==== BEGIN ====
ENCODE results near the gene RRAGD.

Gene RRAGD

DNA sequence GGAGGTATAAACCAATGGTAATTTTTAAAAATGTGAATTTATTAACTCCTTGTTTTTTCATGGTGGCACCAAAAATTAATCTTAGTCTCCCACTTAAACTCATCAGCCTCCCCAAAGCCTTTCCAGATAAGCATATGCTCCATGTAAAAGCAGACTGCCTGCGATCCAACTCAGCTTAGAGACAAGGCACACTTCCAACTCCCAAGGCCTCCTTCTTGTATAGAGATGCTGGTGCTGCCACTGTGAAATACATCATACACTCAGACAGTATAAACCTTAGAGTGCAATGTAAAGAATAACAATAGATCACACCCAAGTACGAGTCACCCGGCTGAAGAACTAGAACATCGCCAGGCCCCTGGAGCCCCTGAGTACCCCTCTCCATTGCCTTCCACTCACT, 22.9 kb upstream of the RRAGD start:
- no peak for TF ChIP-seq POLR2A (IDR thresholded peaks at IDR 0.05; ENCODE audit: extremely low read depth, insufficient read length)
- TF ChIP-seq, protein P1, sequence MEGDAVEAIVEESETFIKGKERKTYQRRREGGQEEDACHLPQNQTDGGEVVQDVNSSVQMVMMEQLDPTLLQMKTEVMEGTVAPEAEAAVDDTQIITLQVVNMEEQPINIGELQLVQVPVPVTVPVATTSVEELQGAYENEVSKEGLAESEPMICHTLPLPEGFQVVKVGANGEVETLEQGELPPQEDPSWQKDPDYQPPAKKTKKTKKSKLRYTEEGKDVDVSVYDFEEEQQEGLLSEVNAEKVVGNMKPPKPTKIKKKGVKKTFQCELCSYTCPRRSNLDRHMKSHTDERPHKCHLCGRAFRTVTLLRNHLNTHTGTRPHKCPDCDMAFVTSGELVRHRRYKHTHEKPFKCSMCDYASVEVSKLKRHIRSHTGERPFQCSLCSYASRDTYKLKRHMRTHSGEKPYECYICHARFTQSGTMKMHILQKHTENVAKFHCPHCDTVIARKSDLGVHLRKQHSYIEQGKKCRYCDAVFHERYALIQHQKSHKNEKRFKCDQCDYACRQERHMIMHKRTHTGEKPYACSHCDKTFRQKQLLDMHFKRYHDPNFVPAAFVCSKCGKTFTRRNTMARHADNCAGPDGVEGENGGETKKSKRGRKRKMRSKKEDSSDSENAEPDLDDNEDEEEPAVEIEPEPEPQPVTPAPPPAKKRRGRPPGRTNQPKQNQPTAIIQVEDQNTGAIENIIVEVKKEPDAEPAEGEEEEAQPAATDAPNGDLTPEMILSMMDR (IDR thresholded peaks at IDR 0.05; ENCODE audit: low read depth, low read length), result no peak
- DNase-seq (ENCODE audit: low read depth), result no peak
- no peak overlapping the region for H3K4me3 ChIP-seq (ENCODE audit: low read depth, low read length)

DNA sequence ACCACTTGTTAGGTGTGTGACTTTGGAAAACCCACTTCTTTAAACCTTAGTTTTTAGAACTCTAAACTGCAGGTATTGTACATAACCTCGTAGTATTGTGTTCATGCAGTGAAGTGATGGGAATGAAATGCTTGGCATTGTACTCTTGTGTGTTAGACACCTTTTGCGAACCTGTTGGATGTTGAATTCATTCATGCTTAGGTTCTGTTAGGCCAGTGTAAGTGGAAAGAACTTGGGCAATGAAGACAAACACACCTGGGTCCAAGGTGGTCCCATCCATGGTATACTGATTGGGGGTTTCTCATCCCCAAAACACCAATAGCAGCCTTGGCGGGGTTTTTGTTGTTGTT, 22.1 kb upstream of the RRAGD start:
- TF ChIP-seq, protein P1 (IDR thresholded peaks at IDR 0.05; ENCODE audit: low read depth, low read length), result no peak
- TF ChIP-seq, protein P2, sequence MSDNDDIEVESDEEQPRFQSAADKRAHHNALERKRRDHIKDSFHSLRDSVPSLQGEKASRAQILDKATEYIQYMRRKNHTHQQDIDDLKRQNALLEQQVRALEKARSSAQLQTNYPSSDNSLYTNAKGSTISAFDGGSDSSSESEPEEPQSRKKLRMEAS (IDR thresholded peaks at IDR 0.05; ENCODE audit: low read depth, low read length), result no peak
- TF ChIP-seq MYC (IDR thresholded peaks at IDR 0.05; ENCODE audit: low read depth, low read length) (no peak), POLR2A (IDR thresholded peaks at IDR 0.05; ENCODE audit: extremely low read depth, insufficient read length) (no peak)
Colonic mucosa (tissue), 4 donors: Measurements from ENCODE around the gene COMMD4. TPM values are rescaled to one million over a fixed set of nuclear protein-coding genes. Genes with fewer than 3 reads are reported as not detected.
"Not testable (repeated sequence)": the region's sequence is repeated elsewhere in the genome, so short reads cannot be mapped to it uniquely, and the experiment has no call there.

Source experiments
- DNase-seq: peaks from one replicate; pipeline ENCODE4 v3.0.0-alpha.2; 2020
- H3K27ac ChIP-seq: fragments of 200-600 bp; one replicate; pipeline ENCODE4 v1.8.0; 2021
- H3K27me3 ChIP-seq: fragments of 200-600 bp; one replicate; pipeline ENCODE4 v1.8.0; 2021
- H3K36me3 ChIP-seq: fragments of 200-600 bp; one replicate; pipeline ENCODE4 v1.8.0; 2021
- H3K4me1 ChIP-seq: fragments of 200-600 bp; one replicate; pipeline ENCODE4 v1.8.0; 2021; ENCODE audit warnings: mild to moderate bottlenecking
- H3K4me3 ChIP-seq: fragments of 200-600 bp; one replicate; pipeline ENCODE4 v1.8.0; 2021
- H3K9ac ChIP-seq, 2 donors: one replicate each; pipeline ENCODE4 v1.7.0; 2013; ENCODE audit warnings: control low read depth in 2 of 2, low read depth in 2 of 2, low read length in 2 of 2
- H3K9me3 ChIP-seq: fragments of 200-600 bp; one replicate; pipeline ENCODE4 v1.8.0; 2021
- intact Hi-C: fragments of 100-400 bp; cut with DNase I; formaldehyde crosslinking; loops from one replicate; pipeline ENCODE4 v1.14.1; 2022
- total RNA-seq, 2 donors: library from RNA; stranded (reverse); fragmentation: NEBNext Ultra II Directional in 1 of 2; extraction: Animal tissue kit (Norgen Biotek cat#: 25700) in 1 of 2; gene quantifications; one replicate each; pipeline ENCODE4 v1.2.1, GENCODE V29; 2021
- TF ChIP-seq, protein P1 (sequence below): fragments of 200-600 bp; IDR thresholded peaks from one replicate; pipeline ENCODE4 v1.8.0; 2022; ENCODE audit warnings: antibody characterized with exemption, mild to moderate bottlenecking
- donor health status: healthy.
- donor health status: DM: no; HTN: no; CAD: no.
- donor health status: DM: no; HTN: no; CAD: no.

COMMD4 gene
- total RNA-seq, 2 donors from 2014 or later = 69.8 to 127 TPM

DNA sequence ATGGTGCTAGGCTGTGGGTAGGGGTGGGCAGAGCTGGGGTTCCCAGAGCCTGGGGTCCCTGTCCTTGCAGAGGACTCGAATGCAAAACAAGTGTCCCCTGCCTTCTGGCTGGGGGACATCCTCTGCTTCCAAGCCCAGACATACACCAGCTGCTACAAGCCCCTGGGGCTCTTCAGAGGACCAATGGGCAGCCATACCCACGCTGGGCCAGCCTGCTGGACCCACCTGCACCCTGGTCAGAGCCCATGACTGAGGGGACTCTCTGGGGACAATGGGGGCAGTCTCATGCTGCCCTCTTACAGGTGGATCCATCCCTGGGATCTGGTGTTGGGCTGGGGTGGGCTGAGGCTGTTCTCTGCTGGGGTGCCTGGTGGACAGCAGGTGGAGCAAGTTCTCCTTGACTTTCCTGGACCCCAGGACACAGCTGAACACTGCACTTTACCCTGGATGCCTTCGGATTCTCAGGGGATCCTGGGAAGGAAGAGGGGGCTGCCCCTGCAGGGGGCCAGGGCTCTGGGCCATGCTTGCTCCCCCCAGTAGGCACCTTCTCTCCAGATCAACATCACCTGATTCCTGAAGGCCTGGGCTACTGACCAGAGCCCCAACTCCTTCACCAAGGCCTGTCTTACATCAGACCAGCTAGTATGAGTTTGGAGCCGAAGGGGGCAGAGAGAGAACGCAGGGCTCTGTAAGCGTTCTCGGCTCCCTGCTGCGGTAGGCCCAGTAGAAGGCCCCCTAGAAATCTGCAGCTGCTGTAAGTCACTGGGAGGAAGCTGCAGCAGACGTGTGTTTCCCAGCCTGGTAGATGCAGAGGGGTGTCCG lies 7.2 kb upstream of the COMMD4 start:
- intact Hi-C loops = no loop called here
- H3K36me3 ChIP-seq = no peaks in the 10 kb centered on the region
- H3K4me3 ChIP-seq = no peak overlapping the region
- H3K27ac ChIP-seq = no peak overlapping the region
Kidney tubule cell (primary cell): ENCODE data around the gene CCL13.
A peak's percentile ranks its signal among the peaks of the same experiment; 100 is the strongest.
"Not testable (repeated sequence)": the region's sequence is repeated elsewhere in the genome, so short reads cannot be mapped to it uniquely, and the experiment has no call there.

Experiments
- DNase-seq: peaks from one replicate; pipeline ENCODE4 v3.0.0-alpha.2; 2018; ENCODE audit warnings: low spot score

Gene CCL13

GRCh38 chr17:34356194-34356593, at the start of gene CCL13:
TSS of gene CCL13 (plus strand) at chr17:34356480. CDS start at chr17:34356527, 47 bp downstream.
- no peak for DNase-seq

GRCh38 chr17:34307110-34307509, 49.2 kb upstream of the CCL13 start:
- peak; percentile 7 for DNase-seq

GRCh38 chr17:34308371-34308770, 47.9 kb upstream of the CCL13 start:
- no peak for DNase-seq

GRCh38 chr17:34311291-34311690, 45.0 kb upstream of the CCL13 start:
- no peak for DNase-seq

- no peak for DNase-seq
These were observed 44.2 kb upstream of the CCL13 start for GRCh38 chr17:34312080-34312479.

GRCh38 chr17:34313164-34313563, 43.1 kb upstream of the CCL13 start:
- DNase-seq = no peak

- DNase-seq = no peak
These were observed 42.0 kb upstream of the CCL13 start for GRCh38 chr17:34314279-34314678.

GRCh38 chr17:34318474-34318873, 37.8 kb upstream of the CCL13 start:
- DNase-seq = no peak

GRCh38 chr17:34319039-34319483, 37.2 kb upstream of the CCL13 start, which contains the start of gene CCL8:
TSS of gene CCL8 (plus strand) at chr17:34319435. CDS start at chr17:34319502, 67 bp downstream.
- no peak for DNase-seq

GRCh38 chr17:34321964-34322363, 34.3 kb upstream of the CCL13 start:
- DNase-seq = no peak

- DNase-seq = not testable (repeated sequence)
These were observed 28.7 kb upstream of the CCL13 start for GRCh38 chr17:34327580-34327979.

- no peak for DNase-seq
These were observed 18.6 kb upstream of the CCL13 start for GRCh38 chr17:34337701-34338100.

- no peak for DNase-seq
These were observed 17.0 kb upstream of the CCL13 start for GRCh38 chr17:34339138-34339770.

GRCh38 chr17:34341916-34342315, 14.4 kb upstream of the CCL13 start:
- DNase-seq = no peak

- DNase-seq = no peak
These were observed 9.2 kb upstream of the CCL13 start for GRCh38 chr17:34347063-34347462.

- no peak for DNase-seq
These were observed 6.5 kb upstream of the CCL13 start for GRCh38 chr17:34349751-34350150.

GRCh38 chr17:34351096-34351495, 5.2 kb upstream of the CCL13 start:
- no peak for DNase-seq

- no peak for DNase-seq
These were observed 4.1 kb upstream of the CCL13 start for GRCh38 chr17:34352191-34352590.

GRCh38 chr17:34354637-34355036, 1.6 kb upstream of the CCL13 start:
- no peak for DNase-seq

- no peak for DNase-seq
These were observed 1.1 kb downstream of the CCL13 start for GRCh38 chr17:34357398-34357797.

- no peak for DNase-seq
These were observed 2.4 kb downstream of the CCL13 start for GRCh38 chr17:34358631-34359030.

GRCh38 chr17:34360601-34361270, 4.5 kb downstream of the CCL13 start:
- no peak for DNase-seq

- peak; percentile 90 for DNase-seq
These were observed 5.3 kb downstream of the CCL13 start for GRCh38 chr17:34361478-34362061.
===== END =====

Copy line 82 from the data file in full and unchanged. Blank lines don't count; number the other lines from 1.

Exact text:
- no peak for DNase-seq